A YouTube story exhibit in Austin, Texas | Representational image | Photo: David Paul Morris | Bloomberg
A YouTube story exhibit in Austin, Texas | Representational image | Photo: David Paul Morris | Bloomberg
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San Francisco: YouTube Chief Executive Officer Susan Wojcicki said Google’s video platform is beneficial to adolescents’ mental health, amid growing concern that rival Instagram may be “toxic” for teenage girls.

“We certainly do see for a lot of really tough issues that YouTube can be a really valuable resource,” Wojcicki said in a Bloomberg Television interview. “So body positivity, mental health, we see a lot of creators actually talk about mental health and that, for a lot of kids, really it destigmatizes, and enables people to talk about what’s happening and what’s going on with them. So we do take it very seriously.”

The remarks are the first time the leader of the world’s largest video website, owned by Alphabet Inc.’s Google, has responded to a series of Wall Street Journal stories on rival Facebook inc. The newspaper reported that Facebook knew that its photo-sharing app, Instagram, was harmful for the mental health of some teenage girls and didn’t take steps to address the problem. Facebook on Sunday said that while those dealing with body image issues felt Instagram made it worse for them, users coping with loneliness, anxiety, sadness and eating issues said the app helped deal with those issues. The company on Monday also said it was pausing work on an Instagram site dedicated to children younger than 13 years old.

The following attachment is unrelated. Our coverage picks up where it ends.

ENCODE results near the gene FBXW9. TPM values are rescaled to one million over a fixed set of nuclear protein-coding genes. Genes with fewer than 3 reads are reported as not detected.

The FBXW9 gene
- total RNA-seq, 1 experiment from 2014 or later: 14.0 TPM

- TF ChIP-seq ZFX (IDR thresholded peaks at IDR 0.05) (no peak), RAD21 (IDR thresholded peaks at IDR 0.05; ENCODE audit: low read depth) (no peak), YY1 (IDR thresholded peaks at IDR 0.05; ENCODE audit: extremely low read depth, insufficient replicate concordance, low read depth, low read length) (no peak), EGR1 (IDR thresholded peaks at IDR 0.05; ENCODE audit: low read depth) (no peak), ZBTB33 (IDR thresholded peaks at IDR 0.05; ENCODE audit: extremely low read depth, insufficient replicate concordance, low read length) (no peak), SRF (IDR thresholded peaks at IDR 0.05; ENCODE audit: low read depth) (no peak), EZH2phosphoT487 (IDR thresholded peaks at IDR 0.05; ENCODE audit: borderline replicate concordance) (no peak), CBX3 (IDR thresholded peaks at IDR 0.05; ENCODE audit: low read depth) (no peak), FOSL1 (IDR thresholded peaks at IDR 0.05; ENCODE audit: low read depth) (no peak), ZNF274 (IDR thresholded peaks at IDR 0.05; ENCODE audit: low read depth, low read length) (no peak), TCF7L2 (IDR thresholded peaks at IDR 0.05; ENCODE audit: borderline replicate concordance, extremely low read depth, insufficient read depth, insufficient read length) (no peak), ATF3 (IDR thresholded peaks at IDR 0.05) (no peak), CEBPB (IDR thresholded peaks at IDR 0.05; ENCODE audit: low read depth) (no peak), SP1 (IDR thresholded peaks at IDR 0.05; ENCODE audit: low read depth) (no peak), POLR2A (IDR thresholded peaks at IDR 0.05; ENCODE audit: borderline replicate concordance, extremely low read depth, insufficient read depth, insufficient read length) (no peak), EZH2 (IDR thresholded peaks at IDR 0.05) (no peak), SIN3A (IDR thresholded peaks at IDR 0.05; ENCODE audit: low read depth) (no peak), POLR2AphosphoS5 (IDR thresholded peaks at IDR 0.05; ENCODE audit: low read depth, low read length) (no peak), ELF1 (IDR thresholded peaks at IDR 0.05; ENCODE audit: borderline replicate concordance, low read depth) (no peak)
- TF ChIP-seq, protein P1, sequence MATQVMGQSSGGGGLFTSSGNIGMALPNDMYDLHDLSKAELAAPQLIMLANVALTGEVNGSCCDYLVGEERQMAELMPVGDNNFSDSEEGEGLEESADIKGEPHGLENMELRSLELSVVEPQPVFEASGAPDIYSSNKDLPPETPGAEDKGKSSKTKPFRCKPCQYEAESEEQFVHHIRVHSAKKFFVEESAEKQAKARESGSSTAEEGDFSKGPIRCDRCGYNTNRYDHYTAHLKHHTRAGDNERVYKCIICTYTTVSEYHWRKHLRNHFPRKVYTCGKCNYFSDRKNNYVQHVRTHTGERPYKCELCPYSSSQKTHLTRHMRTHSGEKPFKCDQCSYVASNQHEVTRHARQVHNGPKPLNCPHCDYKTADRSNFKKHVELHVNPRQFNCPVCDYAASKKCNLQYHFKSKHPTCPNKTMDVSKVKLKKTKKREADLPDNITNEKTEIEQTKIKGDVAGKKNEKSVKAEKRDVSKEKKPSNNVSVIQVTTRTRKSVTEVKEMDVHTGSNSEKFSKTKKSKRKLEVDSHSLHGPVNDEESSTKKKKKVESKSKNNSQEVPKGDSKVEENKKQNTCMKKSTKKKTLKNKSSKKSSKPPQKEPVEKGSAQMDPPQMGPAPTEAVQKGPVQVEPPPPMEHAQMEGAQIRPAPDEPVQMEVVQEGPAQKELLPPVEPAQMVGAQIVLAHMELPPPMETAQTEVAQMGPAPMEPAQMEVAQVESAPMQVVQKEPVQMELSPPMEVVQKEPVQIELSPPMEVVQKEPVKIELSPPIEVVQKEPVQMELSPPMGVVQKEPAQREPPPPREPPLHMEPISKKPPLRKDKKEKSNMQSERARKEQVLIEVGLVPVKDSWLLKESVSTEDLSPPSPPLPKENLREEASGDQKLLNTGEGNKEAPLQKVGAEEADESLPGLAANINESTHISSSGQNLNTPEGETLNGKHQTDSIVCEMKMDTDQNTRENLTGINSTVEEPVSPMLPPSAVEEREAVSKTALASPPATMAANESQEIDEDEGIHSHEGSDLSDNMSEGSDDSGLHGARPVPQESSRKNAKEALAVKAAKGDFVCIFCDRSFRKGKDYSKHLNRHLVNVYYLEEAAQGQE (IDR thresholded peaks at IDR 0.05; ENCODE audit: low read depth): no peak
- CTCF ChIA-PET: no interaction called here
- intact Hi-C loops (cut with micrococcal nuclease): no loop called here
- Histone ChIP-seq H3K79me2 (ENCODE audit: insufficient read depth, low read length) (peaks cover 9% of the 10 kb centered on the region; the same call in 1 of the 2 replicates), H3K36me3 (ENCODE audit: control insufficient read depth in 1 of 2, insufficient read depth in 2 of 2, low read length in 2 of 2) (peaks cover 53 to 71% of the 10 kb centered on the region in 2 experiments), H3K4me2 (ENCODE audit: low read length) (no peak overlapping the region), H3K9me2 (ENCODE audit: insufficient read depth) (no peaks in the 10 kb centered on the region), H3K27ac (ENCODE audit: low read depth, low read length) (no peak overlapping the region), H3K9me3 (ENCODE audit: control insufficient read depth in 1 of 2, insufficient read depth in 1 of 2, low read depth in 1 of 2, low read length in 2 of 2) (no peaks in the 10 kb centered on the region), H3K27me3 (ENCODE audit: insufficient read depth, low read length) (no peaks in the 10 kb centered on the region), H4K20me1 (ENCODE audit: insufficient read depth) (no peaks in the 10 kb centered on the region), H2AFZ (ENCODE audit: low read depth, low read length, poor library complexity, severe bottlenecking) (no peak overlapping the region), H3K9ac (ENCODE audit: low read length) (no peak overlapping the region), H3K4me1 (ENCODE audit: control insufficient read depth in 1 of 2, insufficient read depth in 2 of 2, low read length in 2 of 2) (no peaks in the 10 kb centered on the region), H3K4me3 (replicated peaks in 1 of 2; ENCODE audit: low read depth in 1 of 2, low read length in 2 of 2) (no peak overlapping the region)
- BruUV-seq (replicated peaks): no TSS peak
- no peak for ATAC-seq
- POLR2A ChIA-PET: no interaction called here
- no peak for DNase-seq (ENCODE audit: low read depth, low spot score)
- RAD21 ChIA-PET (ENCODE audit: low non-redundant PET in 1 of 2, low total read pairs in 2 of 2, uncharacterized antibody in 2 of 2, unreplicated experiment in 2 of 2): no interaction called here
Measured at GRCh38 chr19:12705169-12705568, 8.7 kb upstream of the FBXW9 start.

YouTube has faced repeated controversies surrounding its content moderation and its app for kids. Google and YouTube paid $170 million to the U.S. Federal Trade Commission and New York Attorney General in 2019 for violating the privacy of children without parents’ consent by allegedly tracking them across the web. The site has also been criticized for allowing kids to access content suitable for adults, which Wojcicki said the company has worked to address.

“We do have a panel of experts that we work with to be able to help us understand what are the different ways that our product could be used, or what or how do we face some of these challenging issues to make sure that we’re getting the best advice,” Wojcicki said. “And we certainly look also at any kind of third-party research that we would see on the topic.”

The CEO said that as a mother, she feels it’s important to give other parents as many tools as possible to help supervise their children’s screen time, to ensure they’re watching safe, appropriate videos.

“I want to be doing the right thing and I care about that,” Wojcicki said. “I care about the legacy that we leave. I care about the world that we leave to our children, and I care about how media is consumed by the next generation and by everyone today. And so I really have put a lot of time and effort to make sure that we are acting responsibly.”- Bloomberg

Also read: Instagram not ‘toxic’ for teen girls, Facebook rebuts Wall Street Journal report


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